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Old May 10th, 2011, 05:37 PM
Bruce Chafkin1 Bruce Chafkin1 is offline
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Join Date: Jan 2006
Location: Ibiza
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Quote:
Originally Posted by RTALLEN View Post
"Unfortunately we can't fix stupid. Far too many people go to Walmart and purchase those 99 cent made in china power strips that have no fuses or breakers inside them. They do not even have copper wires, but some cheap material that burns when overloaded.
Then they manage to plug these strips into the 220 volt power points in their cabins.
As soon as they plug a 110 volt appliance into the power strip, the appliance is fried and the power strip bursts into flames."

There may be some validity to what you say, Bruce. However, after making a couple of phone calls to Carnival,at both their 1-800 number and the
Guest Relations number, and talking to three or four people, I think the answer is a bit simpler than that. While I wasn't able to find out how many cabins are linked together on a circuit breaker, or what those circuit breakers are rated for, my guess would be 30 amps, which is sufficient for each cabin's light fixtures and a two or three items that draw a low amount of amperage. Throw in a couple of items (such as a blow dryer or curling iron) that draw a higher amount of amperage, and (sing along with me) "Pop Goes The Breaker". Happens to us every Christmas when the vacuum sweeper is plugged into the same circuit as the Christmas tree. While I wouldn't call that a hazard, it sure is aggravating. And I'm sure the maintenance people on the ship have better things to do with their time than to go around resetting popped circuit breakers. So, to prevent the breakers from being overloaded, Carnival prefers that guests not use power strips or extension cords. I would guess if someone did have a power strip and it wasn't confiscated, that meant somebody (security or the cabin steward) looked the other way. I don't think I'll risk it, and limit the items we take that require electricity.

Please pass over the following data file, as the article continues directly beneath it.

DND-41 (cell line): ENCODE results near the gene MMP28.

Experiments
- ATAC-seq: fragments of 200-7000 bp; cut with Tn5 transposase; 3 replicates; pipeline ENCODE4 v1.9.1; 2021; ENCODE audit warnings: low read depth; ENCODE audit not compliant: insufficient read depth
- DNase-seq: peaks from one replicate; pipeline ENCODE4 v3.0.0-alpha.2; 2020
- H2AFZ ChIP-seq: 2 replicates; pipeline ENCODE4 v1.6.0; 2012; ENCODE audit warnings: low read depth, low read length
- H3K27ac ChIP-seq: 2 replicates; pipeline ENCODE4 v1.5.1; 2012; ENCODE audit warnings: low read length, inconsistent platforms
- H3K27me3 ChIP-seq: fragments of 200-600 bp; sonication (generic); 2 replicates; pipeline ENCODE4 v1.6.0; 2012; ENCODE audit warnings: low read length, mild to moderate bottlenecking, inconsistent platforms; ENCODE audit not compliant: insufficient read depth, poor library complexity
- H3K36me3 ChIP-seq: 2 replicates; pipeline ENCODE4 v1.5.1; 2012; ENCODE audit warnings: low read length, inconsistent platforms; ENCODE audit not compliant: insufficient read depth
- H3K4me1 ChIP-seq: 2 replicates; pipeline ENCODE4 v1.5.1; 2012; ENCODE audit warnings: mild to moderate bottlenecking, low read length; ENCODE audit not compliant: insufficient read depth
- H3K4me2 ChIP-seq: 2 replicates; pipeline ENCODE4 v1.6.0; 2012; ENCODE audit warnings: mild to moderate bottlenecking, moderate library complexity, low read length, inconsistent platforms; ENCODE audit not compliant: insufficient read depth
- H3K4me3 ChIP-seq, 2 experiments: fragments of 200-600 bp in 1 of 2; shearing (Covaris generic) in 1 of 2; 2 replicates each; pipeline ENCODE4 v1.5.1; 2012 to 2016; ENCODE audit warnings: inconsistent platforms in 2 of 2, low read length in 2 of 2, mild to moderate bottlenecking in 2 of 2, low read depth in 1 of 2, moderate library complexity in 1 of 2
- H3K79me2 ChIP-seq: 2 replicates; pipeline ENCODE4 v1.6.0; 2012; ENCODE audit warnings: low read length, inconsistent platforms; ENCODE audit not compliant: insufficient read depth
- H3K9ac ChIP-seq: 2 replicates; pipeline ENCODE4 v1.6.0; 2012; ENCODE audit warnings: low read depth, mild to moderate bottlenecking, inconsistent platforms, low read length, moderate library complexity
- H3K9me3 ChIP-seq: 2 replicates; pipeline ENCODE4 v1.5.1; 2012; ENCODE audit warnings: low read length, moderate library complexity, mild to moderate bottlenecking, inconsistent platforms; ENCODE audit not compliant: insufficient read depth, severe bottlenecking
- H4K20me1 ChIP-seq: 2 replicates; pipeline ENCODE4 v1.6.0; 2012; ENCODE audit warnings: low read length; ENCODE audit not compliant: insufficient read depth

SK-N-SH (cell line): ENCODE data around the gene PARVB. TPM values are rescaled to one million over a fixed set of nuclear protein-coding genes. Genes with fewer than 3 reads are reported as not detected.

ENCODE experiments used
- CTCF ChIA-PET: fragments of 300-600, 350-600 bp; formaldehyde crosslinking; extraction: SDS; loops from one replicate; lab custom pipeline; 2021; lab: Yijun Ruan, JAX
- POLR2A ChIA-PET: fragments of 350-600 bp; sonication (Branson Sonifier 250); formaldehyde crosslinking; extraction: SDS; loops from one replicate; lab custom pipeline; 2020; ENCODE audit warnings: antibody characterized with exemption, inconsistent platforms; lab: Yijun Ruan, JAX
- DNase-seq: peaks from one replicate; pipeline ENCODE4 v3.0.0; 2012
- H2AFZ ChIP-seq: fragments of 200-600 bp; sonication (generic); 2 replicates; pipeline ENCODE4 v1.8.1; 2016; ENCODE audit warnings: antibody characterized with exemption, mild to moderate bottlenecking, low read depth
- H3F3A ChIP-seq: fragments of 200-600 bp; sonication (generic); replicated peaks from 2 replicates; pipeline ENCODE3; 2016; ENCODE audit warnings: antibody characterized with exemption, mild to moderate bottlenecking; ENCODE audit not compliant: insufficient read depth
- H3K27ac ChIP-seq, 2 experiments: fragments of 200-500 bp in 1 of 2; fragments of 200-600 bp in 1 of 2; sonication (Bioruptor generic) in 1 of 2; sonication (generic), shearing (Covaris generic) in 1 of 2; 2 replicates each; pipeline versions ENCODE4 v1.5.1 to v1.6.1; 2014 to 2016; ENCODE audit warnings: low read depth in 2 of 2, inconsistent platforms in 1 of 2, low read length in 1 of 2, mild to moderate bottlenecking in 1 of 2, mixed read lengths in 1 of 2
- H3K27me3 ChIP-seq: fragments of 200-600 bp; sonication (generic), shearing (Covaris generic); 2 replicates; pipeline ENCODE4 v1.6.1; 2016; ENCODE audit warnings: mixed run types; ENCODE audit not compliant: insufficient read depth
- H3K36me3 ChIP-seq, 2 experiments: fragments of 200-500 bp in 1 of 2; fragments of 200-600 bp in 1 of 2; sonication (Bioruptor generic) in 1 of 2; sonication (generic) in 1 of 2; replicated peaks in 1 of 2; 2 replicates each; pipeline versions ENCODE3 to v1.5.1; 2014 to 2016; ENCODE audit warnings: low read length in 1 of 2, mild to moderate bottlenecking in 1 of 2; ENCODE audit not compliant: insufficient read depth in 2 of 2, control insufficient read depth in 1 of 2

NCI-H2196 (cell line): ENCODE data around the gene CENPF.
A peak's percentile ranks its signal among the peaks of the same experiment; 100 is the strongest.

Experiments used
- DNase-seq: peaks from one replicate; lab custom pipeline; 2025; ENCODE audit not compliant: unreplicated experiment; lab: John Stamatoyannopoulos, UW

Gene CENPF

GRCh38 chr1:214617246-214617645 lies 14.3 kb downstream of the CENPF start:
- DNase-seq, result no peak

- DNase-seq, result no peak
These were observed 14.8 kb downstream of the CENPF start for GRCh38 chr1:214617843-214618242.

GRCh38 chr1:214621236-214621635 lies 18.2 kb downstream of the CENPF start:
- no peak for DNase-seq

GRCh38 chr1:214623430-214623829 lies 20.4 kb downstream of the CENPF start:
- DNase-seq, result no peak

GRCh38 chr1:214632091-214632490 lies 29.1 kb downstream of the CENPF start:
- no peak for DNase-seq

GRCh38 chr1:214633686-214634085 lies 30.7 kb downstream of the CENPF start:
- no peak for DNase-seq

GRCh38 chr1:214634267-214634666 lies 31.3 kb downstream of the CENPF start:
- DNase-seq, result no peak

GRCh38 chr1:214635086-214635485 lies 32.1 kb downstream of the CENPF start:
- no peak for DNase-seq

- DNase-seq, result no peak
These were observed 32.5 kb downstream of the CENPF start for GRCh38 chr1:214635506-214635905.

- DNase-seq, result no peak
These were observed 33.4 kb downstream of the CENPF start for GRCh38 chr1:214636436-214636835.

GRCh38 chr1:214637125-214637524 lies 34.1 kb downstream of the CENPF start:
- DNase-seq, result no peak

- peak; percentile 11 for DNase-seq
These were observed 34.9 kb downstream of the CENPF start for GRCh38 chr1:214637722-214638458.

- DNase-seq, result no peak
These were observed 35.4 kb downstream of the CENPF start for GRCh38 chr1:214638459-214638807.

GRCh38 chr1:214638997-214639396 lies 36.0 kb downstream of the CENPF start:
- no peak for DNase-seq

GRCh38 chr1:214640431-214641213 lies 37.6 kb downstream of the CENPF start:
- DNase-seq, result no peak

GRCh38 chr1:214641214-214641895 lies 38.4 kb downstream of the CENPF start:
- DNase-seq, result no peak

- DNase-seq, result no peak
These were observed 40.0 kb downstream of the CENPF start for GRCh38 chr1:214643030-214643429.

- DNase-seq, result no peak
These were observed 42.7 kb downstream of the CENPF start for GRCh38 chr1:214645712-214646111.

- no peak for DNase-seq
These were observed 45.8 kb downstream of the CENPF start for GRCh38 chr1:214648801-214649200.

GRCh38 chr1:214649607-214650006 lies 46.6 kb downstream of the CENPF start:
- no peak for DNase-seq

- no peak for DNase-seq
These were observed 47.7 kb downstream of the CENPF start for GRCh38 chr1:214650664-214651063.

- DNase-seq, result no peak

Cruise ship cabin electrical systems are quite complex. We group the cabins together in 3s and 4s.
There are actually 2 systems in each cabin.
The ship's working voltage in accommodations areas is 220 volts.
Since so many people from North America are challenged with the voltage the rest of the world uses, we install step-down transformers in the void spaces between the cabins, to reduce the ship's working voltage to limited 110 volts in cabins.
These step-down transformers are very expensive and can produce 110 volt power with limited wattage.
If passengers plug in too many high wattage machines in to the 110 volt power points, these transformers can overheat. In extreme cases, they can burn. A fire between the walls of passenger cabins would be very hard to extinguish.
You would be amazed at how many geniuses bring - or try to bring - blenders, electric BBQs, coffee makers, high wattage hair dryers, microwaves, electric steamers, etc.
Since we can't fix stupid, we can only hope to slow them down.
Taking away power strips forces the dumber ones to plug in one dangerous device at a time.
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